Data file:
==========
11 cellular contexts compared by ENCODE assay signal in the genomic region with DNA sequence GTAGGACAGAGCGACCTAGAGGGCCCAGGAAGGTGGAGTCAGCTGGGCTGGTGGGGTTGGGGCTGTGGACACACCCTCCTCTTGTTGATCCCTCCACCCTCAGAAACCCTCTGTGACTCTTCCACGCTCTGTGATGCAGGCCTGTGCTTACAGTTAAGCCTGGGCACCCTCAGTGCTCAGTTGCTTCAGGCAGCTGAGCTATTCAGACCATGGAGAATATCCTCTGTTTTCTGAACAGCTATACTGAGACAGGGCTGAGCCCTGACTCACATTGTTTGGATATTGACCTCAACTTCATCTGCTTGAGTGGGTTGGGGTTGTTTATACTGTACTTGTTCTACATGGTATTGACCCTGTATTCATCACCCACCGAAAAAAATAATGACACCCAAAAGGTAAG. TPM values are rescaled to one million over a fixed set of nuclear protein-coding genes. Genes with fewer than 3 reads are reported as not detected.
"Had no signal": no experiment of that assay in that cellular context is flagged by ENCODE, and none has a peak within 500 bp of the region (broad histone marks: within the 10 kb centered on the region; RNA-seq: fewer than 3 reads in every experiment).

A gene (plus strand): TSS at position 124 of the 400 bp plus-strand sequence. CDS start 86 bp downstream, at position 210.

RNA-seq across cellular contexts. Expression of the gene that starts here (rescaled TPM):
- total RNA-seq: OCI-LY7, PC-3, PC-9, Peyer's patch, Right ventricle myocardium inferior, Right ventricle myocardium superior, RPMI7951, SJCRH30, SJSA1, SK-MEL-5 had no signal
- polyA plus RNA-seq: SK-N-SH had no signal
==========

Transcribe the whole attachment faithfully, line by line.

11 cellular contexts compared by ENCODE assay signal in the genomic region with DNA sequence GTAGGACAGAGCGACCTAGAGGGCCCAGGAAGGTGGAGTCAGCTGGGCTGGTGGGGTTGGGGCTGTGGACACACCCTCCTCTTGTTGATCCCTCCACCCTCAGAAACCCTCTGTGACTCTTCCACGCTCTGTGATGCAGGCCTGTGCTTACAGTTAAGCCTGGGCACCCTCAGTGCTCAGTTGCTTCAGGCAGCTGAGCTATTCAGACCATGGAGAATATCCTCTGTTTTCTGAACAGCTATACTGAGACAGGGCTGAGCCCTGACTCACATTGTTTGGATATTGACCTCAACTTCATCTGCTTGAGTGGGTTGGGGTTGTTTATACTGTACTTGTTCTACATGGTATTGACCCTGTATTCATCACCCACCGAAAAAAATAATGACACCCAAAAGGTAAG. TPM values are rescaled to one million over a fixed set of nuclear protein-coding genes. Genes with fewer than 3 reads are reported as not detected.
"Had no signal": no experiment of that assay in that cellular context is flagged by ENCODE, and none has a peak within 500 bp of the region (broad histone marks: within the 10 kb centered on the region; RNA-seq: fewer than 3 reads in every experiment).

A gene (plus strand): TSS at position 124 of the 400 bp plus-strand sequence. CDS start 86 bp downstream, at position 210.

RNA-seq across cellular contexts. Expression of the gene that starts here (rescaled TPM):
- total RNA-seq: OCI-LY7, PC-3, PC-9, Peyer's patch, Right ventricle myocardium inferior, Right ventricle myocardium superior, RPMI7951, SJCRH30, SJSA1, SK-MEL-5 had no signal
- polyA plus RNA-seq: SK-N-SH had no signal